Thinking and Pre-birth Experience

From: Mike Helsher
Date: Sun Dec 7, 2003 10:41 am
Subject: Thinking and pre-birth experience

I recently read the first two lectures in " The Foundations of Human Experience" (the study of man). I was taken aback by the idea that our thinking stems from our pre-birth experience and driven by antipathy. I don't have the book with me right now, so I my have this all screwed up. I do remember being fascinated and somewhat baffled by it all. Antipathy relating to the past; sympathy relating to the seeds of will and the future...

I wonder what lies in the center?

Any help would be greatly appreciated.

Truth and Love

Mike Helsher


From: golden3000997
Date: Sun Dec 7, 2003 3:55 pm
Subject: Re: [anthroposophy_tomorrow] Thinking and pre-birth experience

Hi Mike,

I would recommend getting the book & re-reading it, because your question encompasses so much of its content. Before people fall all over themselves with generalizations, those particular points were specifically brought out in terms of education and Threefold Man. We educate the Thinking (from the past) through our "anti-pathy" that is born of the karma between the teacher and the child, but we educate the Will when we transform our inner antipathy to "sympathy" ie, love (active - not mushy!). He is specifically referring to the teacher's process of self-education and self-development.

We discussed in teacher training, and I have found this to be true in my experience, that it is easy to walk into someone else's class and feel really comfortable with those children and have a nice, fun time with them and "teach" them lots of cool stuff. But when one is confronted with one's own class, the situation is very, very different! One wonders "How did I end up with these little monsters?" They seem destined to give their teacher trouble - and they are! Just like I always advised the parents of the children I was teaching - the destiny of your child is to drive you crazy! (and vice versa). The whole point is transforming one's karma with one's own child or children or one's class full of children. It is in this process that real love in action can take place, real karmic healing and real education.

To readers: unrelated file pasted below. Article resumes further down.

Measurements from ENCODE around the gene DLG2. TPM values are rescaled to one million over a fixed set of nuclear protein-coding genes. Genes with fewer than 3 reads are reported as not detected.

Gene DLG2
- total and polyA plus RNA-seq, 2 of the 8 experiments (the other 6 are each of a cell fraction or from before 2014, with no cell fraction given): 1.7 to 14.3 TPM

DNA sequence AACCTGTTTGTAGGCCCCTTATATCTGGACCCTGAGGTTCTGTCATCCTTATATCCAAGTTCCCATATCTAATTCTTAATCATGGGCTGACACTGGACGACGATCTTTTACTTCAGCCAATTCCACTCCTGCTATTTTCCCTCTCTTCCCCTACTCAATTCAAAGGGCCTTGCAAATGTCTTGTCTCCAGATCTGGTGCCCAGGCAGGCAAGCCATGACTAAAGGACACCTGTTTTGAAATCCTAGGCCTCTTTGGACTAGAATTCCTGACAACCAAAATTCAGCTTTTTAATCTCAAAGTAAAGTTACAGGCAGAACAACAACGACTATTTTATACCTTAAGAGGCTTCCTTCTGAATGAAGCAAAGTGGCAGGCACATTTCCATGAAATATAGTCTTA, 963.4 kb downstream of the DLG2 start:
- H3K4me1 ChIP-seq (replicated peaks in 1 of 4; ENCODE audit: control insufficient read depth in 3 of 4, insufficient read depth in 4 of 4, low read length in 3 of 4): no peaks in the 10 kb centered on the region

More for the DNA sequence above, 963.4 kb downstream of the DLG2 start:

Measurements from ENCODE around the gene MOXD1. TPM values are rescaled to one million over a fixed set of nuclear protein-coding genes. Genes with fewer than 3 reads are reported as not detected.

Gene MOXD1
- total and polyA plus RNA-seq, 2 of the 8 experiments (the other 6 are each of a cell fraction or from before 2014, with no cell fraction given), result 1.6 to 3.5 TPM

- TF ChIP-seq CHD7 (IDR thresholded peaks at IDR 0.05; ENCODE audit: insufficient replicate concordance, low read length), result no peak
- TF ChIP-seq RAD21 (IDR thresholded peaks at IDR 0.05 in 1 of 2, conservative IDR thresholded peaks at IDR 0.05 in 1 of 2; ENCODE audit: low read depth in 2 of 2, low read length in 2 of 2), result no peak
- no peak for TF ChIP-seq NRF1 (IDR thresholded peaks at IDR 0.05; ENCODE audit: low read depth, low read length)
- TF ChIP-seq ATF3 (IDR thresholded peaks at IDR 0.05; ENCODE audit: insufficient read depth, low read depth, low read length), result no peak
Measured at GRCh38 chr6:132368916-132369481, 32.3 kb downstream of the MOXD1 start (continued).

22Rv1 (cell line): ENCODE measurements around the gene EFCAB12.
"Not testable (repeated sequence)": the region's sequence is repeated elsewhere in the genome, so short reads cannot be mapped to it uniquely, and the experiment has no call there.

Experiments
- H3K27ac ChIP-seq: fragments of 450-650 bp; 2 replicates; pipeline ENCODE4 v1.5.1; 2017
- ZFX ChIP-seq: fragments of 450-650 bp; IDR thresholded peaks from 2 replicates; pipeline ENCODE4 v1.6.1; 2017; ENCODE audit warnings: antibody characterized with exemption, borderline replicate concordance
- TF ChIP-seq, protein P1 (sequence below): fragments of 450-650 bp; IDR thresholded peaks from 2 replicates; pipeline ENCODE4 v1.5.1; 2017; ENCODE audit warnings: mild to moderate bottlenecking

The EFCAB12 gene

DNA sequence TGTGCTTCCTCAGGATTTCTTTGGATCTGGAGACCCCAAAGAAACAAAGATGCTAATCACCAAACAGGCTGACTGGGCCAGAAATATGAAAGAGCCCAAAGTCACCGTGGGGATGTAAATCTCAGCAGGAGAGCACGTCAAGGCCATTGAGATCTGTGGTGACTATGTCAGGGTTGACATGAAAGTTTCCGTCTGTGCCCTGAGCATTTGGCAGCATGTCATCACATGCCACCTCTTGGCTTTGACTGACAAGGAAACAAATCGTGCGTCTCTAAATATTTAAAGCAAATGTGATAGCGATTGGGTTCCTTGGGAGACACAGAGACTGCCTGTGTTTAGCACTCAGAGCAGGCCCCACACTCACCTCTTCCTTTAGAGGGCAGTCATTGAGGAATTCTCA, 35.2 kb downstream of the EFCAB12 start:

Have you ever as a parent, looked at one of your kid's friends who was over visiting and whispered in the secret closet of your mind "why can't I trade my kid for that one?" That's karma for you!!! If it was easy, you wouldn't need the relationship! I told my parents that they were ancient Romans who sent me (a poor little Christian) into the arena with the lions. Come to think of it, they laughed, but didn't deny it!! (My last serious boyfriend in this lifetime was the centurion who pinched my bottom on my way through the Colosseum tunnel!)

I always refer to my particular brand of teaching and, indirectly, parenting as a cross between Rudolf Steiner and Erma Bombeck with a healthy dose of Bill Cosby thrown into the mix. I don't have any children in this lifetime (gee, what did I do RIGHT?) but I have been a live in nanny in quite a few, widely disparate families, so I have lived in the mix, so to speak and know it intimately.

In the preface to her book "Motherhood, the Second Oldest Profession", my special guru, Erma Bombeck writes about receiving a letter from a woman in prison for murdering her own children. The woman found some of Erma's books in the prison library and she said that if she had known that she was allowed to laugh at herself and the situation, she probably wouldn't have done what she did. I cried when I read that, as Erma certainly did. Humor is, indeed, a life and death matter. Sometimes, I think certain Waldorf people could use a healthy dose!

Happy Second Advent Sunday!


From: Michael Helsher
Date: Sun Dec 7, 2003 5:04 pm
Subject: Re: [anthroposophy_tomorrow] thinking and the pre-birth experience

Wow Christine, your post really rocks. I have the book and I am trying to find time to read it. But like most of the staples, it is not an easy read.

I really loved the real-life experience that you shared; this speaks volumes to me. I learned about carpentry in a brand new trade school with a wood-shop big enough to build a house in, and that we did on several occasions. We had all the best tools (but mostly bad teachers) and did get some hands on experience, but life in the real world has been my best teacher. I do now appreciate the foundation that I established there though.

So, some 25 years later, here I am building up an even stronger foundation. But this time I think that I have some much better teachers (yourself included).

That was truely a sad story about the mother that killed her children. And I agree that "humor is a life and death matter". And I also know many Waldorf people that could use a good dose as well. Doesn't the big wooden statue that Steiner carved have a representation of humor at the top?

I like the High School training that I am in now because Humor is emphasized as a must when dealing with teenagers, and we had many genuine laughs this past summer. We even made up a game called "Steiner says" and quoted all kinds of steinerific Lingo at each other.

To quote Emily Sailers again: "you have to laugh at yourself, because you'll cry your eyes out if you don't."

(incedentally, the Indigo girls do a smokin live version (IMO) of "Tangled up in Blue")

Thanks again Christine

Truth and Love

Mike Helsher


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